The Organisation of Petroleum Exporting Countries (OPEC) has kept its key oil market projections for 2022 unchanged, but it expects to adjust the forecasts in the coming weeks when there is more clarity on the impact of the conflict in Ukraine.
“Given the latest developments, which are still only beginning to unfold, it is clear that uncertainty will dominate in the remaining months of 2022,” OPEC said in its latest Monthly Oil Market Report (MOMR).
“Uncertainty with regard to the scope and impact of the current geopolitical turmoil, restrictions and restructuring of production and trade flows, uncertainty as to what degree this will impact inflation and oil demand, and how this will serve to accelerate the drive towards energy transition, particularly in Europe.”
For Nigeria, while production challenges remain, the country’s rig count was up by two, pushing the country’s rig count to eight.
The report showed that Nigeria’s crude oil production declined to an average of 1.417 million barrels per day in February 2022, a decrease of 10,000 barrels per day when compared to the 1.427mb/d produced averagely in the month of January 2021.
“According to secondary sources, total OPEC-13 crude oil production averaged 28.47 mb/d in February 2022, higher by 0.44 mb/d Month-on-Month.
“Crude oil output increased mainly in Saudi Arabia and Libya, while production in Nigeria and Equatorial Guinea declined,” the report said.
For now, OPEC’s world oil demand growth forecast remains 4.2mn b/d this year, underpinned by a 4.2pc increase in global gross domestic product (GDP). It will review both projections, and possibly adjust them, when the effects of the Ukraine crisis become clearer.
“The effects of the conflict, especially the impact of rising inflation, if sustained, will lead to a decline in consumption and investments to varying degrees,” OPEC said.
In terms of oil production, the group kept unchanged its projection for non-OPEC supply growth at just over 3mn b/d. But with Russia among the main drivers, this too is under assessment and will be reviewed and adjusted in the coming weeks “if deemed necessary”, OPEC said.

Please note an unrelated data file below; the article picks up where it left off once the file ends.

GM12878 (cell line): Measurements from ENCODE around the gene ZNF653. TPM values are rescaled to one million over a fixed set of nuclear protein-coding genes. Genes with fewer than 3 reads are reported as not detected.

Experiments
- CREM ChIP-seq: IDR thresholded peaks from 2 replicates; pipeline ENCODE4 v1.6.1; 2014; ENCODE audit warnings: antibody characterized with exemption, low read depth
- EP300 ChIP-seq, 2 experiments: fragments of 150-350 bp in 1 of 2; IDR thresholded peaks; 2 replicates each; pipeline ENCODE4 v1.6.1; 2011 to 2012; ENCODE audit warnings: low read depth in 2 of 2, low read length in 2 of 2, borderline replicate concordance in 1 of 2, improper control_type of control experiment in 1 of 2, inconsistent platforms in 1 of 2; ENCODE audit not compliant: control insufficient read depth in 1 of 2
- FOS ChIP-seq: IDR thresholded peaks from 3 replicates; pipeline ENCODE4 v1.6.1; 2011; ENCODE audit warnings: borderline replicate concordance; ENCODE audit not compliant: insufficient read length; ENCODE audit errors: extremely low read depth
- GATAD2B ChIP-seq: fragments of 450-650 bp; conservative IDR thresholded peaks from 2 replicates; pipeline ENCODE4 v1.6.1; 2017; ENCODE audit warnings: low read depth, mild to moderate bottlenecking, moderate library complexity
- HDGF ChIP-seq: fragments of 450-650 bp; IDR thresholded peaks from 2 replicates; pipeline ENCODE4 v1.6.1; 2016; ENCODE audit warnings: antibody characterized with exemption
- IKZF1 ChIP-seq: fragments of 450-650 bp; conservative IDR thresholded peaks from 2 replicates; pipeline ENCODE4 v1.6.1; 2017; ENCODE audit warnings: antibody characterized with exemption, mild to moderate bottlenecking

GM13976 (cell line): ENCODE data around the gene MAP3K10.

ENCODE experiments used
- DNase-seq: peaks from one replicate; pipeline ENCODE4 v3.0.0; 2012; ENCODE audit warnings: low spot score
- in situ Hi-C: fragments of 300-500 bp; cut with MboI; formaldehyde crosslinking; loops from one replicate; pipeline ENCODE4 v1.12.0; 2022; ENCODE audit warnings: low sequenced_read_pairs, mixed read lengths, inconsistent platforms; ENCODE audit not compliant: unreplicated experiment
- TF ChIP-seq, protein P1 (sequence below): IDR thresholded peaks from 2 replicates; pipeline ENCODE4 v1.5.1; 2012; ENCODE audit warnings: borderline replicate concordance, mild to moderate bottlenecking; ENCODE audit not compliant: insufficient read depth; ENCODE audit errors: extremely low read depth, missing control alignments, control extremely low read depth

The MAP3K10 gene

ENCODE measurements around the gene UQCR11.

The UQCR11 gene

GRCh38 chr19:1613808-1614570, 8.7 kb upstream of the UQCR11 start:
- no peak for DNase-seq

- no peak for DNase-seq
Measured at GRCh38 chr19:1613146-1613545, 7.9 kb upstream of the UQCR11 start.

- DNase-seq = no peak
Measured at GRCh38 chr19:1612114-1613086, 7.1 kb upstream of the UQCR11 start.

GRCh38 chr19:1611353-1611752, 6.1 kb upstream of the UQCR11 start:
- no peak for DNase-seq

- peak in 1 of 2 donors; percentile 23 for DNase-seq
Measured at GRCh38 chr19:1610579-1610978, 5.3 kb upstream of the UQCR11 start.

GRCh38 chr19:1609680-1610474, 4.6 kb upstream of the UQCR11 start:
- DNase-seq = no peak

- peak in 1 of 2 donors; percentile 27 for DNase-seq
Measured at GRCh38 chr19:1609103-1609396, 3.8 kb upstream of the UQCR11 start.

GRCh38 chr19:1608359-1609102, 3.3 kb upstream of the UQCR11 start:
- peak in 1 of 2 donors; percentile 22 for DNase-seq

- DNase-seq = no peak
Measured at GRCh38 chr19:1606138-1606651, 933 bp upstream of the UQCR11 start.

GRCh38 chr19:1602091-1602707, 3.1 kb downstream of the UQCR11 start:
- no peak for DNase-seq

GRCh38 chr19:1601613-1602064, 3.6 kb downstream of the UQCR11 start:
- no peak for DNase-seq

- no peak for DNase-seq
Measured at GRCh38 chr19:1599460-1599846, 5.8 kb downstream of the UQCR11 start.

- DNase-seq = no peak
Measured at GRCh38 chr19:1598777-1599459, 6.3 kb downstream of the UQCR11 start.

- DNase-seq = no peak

For the time being, OPEC forecasts Russia’s liquids output will increase by 960,000 b/d to average 11.76mn b/d in 2022, unchanged from its previous assessment.
“However, it should be noted that this forecast is subject to very high uncertainty, given the current geopolitical developments,” it said.
As part of a raft of sanctions imposed on Moscow since the conflict in Ukraine began, the US has banned Russian oil imports and the UK has pledged to phase them out by the end of the year. The EU has steered clear of an embargo, although many European oil firms have voluntarily halted trade in Russian crude and oil products.
OPEC forecasts demand for its own members’ crude will average 29.0mn b/d this year, up by 100,000 b/d from last month’s projection, driven by upward revisions for the first and fourth quarters. The group produced 28.47mn b/d last month, according to an average of secondary sources including Argus.
The wider OPEC+ coalition, of which Russia is a member, has stuck to its plan for 400,000 b/d monthly increments in its collective crude output target, resisting pressure to opt for a bigger hike in response to concerns over Russian supply.
“In these highly volatile times, the safeguarding of market stability will remain paramount to both oil producing and consuming countries,” OPEC said.
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